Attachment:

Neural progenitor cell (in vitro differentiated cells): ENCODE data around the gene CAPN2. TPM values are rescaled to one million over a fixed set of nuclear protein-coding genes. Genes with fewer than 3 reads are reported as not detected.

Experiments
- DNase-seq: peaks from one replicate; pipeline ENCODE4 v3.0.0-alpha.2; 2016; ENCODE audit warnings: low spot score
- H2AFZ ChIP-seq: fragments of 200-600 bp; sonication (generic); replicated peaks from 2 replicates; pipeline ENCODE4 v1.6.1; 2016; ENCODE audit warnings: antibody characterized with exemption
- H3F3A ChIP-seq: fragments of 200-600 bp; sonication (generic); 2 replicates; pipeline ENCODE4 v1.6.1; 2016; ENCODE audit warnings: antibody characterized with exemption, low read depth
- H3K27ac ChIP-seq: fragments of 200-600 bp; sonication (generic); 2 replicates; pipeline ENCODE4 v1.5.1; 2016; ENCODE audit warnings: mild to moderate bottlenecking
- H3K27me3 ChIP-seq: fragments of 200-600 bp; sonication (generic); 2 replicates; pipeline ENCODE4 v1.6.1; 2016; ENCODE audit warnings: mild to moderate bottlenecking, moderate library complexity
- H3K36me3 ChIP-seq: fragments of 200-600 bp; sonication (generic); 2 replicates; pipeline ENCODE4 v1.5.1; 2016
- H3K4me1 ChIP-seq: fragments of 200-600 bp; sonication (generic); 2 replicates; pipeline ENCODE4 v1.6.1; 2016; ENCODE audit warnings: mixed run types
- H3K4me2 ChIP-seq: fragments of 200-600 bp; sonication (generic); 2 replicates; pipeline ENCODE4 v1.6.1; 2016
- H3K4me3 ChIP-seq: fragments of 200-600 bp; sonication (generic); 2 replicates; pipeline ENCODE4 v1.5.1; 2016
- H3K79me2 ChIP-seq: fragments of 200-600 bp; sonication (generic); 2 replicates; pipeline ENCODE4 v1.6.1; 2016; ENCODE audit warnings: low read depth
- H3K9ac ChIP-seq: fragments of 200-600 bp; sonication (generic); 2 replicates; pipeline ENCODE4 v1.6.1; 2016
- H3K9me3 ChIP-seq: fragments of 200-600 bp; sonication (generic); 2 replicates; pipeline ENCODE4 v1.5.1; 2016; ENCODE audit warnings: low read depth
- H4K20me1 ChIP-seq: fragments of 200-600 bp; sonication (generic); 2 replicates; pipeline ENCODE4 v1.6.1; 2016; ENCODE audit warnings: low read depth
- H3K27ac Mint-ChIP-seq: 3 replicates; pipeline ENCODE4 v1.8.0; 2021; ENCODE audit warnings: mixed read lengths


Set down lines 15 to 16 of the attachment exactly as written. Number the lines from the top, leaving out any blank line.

- H4K20me1 ChIP-seq: fragments of 200-600 bp; sonication (generic); 2 replicates; pipeline ENCODE4 v1.6.1; 2016; ENCODE audit warnings: low read depth
- H3K27ac Mint-ChIP-seq: 3 replicates; pipeline ENCODE4 v1.8.0; 2021; ENCODE audit warnings: mixed read lengths